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Insights From Woodstock: A Movie Review

Movie Review

This really is not a movie review but rather a documentary review. I like documentaries. I also like the history coming out about the sixties these days. Being born in the middle of the sixties (’65), what I remember is scant. And I’m also sure the buffer provided by time has romanticised this era in my imagination. So with a critical but mostly subjective viewpoint, here we go.

The Film:Woodstock, Three Days That Defined A Generation. Available on Netflix.

The Gist: For the 50th anniversary of the legendary Woodstock festival, organizers and attendees reminisce about one of the defining moments of the 1960s.

3 Sentence Summary:


  • The 1969 music festival at Bethel, New York, known as Woodstock, was indeed a defining moment for an entire generation of baby boomers.
  • The organizational aspect of this festival was a complete disaster.
  • The lessons of Woodstock are still becoming apparent 50 years later.

I know this is not the most illuminating summary but you get the idea. Read on.


As mentioned above, what I knew of Woodstock was really just a bunch of images, some from television or magazines, and some probably from my imagination, which may or may not reflect reality. Images of a muddy mess, dope smoking, promiscuity, and some really great music were all tucked in some corner of my mind. And these images all happened to be true! But to bring some perspective to this truly amazing scene of apparent debauchery, the documentarians interviewed artists, attendees, and towns people who were present for this momentous event. What started out as a few young men, in their 20’s, trying to organize a music and arts festival along the lines of the Monterey Pop Festival of 1967, and hoping to make some cash, ended as no one could have predicted. These young men misjudged the magnitude of their task at every turn and ended up with a heck of an improvisational performance of their own to keep the thing alive and going. They had no contingencies. The logistics just never came together. This necessitated making many, many decisions on the fly. The weather did not cooperate, the supplies ran out early, about 375,000 extra participants showed up (they had anticipated 25K!), the toilets were insufficient, and the two-lane road coming and going to this sleepy town, was so littered with cars it became impassable. To top it off, the delays in building the stage prevented the construction of a fence, and so the whole thing became a free concert! And sort of a nightmare too. But the footage of Richie Havens is really priceless.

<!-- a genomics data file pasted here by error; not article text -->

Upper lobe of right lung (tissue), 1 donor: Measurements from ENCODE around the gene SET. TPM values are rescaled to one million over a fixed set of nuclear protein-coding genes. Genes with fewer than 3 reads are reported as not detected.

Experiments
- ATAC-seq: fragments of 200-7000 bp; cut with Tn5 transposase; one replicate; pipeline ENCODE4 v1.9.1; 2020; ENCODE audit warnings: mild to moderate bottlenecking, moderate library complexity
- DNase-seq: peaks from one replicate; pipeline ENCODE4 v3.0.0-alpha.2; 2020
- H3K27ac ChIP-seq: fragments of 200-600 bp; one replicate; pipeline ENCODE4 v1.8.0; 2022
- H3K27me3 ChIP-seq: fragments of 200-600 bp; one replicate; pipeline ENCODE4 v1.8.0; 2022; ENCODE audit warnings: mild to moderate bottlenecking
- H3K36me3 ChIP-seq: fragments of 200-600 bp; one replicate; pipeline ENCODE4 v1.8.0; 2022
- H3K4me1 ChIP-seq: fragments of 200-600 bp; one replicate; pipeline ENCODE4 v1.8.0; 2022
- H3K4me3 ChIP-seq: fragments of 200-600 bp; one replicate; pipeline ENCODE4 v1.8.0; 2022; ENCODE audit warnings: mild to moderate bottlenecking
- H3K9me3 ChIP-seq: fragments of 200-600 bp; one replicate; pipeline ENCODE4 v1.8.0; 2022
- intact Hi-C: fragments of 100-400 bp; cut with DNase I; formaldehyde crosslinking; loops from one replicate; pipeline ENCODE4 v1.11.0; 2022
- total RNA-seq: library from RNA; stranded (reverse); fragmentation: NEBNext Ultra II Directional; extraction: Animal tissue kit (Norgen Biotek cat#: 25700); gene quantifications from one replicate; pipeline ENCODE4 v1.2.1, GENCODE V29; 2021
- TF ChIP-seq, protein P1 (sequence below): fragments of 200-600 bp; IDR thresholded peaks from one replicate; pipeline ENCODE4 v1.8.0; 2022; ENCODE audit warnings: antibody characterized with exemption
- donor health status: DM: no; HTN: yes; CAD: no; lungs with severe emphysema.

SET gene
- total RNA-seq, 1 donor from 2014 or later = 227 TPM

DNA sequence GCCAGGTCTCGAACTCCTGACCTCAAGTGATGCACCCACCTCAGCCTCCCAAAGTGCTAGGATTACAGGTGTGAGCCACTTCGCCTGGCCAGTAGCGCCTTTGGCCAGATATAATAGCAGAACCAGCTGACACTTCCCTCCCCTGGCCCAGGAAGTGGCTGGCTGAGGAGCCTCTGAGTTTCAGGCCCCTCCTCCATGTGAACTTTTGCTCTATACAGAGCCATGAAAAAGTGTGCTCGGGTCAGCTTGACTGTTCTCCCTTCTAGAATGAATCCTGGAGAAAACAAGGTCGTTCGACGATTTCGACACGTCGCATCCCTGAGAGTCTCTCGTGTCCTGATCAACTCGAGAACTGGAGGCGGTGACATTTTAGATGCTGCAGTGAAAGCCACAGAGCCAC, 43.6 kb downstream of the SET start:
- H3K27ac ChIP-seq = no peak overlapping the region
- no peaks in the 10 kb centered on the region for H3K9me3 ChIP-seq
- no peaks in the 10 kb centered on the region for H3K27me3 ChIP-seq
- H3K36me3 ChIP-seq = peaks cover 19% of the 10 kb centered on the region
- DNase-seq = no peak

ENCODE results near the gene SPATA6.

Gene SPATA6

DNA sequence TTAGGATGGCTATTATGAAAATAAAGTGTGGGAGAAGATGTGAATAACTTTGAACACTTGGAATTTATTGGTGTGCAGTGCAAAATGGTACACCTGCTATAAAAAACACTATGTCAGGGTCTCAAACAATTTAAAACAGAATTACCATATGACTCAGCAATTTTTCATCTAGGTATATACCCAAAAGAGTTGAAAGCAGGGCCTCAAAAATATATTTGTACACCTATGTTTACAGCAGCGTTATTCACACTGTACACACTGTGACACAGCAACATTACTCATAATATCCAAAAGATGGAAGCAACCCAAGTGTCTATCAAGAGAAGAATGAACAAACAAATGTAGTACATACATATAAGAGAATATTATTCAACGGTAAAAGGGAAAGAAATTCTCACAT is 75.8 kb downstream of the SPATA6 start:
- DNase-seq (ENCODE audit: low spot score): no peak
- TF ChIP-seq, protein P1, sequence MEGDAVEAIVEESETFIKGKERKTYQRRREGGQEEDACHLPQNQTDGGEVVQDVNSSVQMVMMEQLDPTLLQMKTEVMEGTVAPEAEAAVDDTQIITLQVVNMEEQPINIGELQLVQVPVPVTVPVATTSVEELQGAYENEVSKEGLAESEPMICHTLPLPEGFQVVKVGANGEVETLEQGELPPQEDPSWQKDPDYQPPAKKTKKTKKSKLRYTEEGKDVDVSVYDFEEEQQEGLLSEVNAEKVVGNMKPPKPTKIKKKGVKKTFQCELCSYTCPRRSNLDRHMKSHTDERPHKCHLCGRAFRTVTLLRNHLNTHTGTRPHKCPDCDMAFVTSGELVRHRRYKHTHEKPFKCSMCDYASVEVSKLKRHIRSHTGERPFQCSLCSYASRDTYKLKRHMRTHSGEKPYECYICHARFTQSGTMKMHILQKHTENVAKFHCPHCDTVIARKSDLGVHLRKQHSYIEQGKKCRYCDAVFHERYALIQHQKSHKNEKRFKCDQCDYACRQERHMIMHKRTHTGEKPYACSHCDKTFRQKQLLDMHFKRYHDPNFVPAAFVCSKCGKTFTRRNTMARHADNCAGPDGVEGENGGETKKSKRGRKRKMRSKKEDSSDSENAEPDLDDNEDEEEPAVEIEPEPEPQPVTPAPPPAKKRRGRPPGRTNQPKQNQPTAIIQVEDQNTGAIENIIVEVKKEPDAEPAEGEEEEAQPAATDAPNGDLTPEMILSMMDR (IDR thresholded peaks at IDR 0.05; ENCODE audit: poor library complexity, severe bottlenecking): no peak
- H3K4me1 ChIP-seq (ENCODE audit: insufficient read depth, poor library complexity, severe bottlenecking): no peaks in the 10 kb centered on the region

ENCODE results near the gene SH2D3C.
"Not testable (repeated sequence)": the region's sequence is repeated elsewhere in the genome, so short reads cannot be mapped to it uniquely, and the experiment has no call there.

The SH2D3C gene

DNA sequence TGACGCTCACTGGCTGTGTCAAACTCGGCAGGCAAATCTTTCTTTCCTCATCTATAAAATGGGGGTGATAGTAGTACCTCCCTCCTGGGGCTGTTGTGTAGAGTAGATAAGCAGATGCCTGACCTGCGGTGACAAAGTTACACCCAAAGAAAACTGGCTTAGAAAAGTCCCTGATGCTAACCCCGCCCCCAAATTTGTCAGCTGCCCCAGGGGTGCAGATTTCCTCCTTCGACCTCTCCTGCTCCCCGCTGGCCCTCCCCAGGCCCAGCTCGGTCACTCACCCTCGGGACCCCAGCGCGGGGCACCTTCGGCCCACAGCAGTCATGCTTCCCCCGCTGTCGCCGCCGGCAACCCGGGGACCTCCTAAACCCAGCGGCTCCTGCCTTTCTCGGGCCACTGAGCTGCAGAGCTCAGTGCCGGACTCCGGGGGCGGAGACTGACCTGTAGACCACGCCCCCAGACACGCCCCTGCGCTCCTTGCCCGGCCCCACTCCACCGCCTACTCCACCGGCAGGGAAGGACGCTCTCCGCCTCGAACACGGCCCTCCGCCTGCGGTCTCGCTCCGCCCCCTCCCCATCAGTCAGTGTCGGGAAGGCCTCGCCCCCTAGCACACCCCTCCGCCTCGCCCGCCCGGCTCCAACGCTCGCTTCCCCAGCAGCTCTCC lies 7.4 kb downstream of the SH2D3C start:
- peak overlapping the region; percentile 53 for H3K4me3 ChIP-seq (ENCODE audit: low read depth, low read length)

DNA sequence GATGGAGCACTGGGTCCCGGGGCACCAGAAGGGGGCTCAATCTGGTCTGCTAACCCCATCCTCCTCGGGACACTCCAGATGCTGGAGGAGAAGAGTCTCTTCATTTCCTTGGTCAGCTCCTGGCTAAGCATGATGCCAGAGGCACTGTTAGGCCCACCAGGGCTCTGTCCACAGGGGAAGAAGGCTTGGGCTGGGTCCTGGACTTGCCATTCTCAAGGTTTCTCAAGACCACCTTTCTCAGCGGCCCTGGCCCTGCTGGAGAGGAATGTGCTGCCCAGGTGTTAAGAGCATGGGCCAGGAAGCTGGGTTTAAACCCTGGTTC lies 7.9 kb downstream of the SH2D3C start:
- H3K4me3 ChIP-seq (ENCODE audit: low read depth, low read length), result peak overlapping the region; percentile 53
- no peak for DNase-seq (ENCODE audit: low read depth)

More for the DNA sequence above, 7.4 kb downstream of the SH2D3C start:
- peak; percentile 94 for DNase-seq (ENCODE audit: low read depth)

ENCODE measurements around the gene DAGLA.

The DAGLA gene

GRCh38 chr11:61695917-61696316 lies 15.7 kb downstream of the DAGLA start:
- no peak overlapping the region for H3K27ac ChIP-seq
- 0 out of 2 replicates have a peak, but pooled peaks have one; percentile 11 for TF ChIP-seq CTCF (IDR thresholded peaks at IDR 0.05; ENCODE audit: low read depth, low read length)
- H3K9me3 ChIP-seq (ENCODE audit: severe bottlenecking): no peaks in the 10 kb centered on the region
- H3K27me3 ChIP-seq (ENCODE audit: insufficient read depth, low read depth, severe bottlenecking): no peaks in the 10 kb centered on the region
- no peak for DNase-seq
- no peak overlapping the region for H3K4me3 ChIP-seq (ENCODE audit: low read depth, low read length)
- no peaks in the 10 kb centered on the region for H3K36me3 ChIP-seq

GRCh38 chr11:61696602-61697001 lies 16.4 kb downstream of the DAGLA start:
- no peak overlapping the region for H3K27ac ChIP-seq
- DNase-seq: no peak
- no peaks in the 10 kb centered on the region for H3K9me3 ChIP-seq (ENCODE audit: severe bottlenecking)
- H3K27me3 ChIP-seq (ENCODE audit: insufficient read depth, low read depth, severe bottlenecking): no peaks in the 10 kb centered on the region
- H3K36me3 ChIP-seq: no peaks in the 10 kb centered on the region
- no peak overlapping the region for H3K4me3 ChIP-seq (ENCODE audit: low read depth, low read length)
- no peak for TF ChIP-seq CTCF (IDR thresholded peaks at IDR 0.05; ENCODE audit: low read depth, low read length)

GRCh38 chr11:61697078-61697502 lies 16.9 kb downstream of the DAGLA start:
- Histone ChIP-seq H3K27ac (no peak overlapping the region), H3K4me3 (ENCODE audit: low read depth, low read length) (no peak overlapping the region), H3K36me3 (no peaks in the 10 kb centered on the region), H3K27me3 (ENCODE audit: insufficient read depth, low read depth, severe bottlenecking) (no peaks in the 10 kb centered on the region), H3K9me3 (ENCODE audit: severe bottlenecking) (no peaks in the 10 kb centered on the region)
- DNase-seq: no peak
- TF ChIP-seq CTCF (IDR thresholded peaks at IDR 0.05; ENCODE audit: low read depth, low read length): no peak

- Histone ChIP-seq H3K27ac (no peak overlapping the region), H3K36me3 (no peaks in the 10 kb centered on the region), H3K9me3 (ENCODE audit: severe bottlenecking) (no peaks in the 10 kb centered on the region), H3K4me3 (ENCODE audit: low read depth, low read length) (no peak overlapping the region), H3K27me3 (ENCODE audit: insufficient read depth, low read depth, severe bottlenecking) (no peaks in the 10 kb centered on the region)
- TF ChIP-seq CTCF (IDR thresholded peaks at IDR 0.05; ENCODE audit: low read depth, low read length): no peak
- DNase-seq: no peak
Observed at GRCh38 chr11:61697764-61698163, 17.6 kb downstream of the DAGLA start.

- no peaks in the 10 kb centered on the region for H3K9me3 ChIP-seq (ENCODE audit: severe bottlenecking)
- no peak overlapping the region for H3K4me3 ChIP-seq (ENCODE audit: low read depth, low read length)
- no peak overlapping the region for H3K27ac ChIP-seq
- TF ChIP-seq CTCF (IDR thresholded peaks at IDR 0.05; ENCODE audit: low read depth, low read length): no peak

The middle aged moralizer inside of me felt very little sympathy. Hey, failure to plan on your part does not constitute an emergency on my part. Right? Well something bigger and more generous and hospitable was in operation. The towns people, who had every right to wag the bony finger of indignation, did exactly the opposite. They cleaned out their pantries and they donated all the supplies they could get their hands on in gesture of unparalleled humanitarianism. The towns people took the high road. I couldn’t believe it. I expected something different like them hiding in their homes or putting up barriers around their property. They did not. They entered into the solution instead of entering into judgement. I really was dumbfounded. This was a great lesson for me about the choice, yes the choice, to be generous and hospitable.

Quit asking so many questions about who is responsible and why, and lend a hand! That is my lesson from Woodstock 50 years later.

I heartily encourage you to see this documentary.



2 Join the Conversation

  1. Cynthia G says
    Sep 21, 2019 at 3:54 AM

    A great takeaway, Doc Ken!

    • says
      Sep 23, 2019 at 1:04 PM

      Thanks for reading and glad you think so. Pretty eye-opening. Hope you saw it or see it.

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